Posts Tagged ‘redecorate’

Lively Watercolor-y Koi Pond For A Flooded Powder Room

January 12, 2018


What a fun paper! I have a koi pond, so that makes me doubly crazy about this pattern!

I hung this lively pattern in a large powder room in a home in the Memorial area of Houston that had been flooded by Hurricane Harvey. It’s four months after the storm, and this is the first person whom I have seen who has had repairs finished and who has been able to move back into her home. (See the darker drywall at the bottom of the wall, in the top photo? That’s the new Greenrock that replaced the drywall that got damaged by water.)

The rest of the house is very traditional, with a lot of antiques. So going with bright color and a fanciful fish pattern was a bit of a leap. But you can get away with a lot of drama in a powder room, because you don’t spend a lot of time in there. And the homeowner was ready for something uplifting.

This pattern is by York, in their SureStrip line. I love both the manufacturer and this line of papers. It is a thin and pliable non-woven material, turns corners nicely, and will hug the wall tightly. It is nice to work with, and does not shrink when it dries, so no gaps at the seams. It is designed to strip off the wall easily and in one piece when it’s time to redecorate.

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Watercolor Peony for a Little Girl’s Room

January 4, 2017
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Today, a lucky little girl got her room livened up with an accent wall covered with this cheery and colorful watercolor-look peony wallpaper. Her bed is white, and will look super placed smack in front of this pretty wallpaper. Besides the flowers and leaves, the pattern features little critters – the little girl particularly loves the blue butterflies.

This is a new home in the Westridge Creek section in the far west end of Cinco Ranch, out in Katy, a suburb of Houston. The wallpaper was bought through Anthropologie, a site that many of my clients love.

The paper is made by York, in the Shelley Hesse New Orleans collection, and is in the SureStrip line. I particularly like SureStrip, because it’s a thin paper that hugs the wall nicely, plus it is on a non-woven substrate that is made to strip off the wall easily and cleanly when it’s time to redecorate.

Water-Colorful and Fun Flowers on a Bedroom Accent Wall

November 17, 2016
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It was hard getting a full-wall shot of this wallpaper install, because the wall was so darned tall – nearly 12 feet high! But you get the idea.

Originally, the wall was painted navy blue, like the other three walls in this master bedroom. The wall also had a flat-screen TV plastered in the middle of it. The husband, of course, loved the huge TV. But the wife persevered, and got him to agree to have this colorful and playful wallpaper cover the wall. Now, as to whether or not that TV will go back up on the wall remains to be seen ….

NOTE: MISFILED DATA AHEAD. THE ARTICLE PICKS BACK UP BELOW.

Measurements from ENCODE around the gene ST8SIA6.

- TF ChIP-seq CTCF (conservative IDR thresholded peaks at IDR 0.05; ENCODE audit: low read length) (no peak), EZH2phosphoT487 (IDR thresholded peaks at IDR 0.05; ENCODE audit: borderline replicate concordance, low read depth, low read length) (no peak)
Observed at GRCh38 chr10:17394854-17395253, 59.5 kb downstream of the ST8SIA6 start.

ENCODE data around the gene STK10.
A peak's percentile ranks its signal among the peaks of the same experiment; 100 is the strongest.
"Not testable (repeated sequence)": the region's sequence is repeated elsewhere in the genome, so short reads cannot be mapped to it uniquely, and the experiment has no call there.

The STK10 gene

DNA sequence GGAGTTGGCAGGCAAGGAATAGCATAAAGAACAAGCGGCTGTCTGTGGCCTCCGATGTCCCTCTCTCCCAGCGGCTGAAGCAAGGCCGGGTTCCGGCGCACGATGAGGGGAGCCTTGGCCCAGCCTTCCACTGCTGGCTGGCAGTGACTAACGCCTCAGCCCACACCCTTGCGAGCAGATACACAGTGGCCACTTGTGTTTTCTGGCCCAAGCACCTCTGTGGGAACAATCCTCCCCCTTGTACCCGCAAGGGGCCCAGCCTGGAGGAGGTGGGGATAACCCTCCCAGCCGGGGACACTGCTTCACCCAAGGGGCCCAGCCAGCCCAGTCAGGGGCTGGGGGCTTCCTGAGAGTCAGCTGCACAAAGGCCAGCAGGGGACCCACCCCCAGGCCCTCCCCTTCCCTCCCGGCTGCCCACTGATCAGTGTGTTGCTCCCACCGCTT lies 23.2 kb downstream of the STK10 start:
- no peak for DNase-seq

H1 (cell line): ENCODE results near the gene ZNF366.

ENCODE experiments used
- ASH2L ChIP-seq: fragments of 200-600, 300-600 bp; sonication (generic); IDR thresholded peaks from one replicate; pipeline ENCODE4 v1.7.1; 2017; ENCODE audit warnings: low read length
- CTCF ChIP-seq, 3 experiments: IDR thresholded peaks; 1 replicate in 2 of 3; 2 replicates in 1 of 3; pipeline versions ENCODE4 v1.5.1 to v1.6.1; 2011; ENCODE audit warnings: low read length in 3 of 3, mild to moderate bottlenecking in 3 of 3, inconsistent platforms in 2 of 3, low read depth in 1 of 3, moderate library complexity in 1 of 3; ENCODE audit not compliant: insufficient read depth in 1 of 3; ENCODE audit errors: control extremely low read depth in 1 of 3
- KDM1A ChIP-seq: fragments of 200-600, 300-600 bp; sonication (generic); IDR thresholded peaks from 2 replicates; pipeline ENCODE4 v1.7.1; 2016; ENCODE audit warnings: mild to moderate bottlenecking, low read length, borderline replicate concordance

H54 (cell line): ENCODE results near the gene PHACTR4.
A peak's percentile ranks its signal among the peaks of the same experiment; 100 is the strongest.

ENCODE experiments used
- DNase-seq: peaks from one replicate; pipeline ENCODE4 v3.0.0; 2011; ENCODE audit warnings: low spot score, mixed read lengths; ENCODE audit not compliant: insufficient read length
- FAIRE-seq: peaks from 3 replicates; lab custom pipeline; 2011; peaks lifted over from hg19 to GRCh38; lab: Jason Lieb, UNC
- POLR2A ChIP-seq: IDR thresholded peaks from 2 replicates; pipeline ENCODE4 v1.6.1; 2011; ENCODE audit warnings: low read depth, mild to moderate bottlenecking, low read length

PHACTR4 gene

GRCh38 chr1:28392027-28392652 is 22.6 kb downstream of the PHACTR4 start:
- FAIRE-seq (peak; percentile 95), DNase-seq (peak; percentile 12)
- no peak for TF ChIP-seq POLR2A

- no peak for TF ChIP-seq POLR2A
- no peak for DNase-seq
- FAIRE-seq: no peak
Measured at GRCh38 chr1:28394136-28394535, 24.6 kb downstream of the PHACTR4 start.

I smoothed the textured wall, which you can see on the right side of the first photo. The next day I hung the paper. The paper is by York, in the SureStrip line. It is a pre-pasted product, on a thin non-woven backing, and is designed to strip off the wall (relatively) easily when you want to redecorate. It is a lovely product to work with, clings tightly to the wall, seams are nearly invisible, and should hold up nicely for many years.

This is a 1955 home with mid-century modern flare, in the Spring Branch neighborhood of Houston, and the clients were a busy family with school-age children.

“Etched Arcadia” Mural in a Powder Room

July 22, 2016
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This young family lives near Rice University (Houston), on South Boulevard, a street revered for its huge Live Oak trees that meet and canopy over the street. The homeowner wanted her traditional style home to carry on the look of this historic neighborhood. She had a vision of bringing the beloved trees into her home, while maintaining the old-world feel.

She could not have found a better choice than this mural. It combines the feel of aged trees with the look of centuries-old etchings. Because it’s a mural, the pattern plays out as one large picture, with no repeating elements.

I have done murals like this on single walls, but this is the first time I’ve put one on all four walls of a room. I have to say, the homeowner had a great eye, and the finished room is stunning.

The first photo shows how many murals come; in panels. This one was packaged as one large bolt, and I had to cut the 8 panels apart, then lay them out and line them up to be sure the pattern matched and that the sequence was correct.

The mural was 9′ high by 12′ wide (pretty standard dimensions), and the room was wider than 12′, so two murals were needed. Originally, I thought that the right side of one mural would match up with the left side of the other mural, so that the two murals could be joined seamlessly – but that was not the case.

In addition, the homeowner favored the trees more than the sky, so, since the walls were 7 1/2′ high, I opted to move the pattern up, to cut off more sky but reveal more trees. A vanity that rose 32″ off the floor further complicated the pattern placement.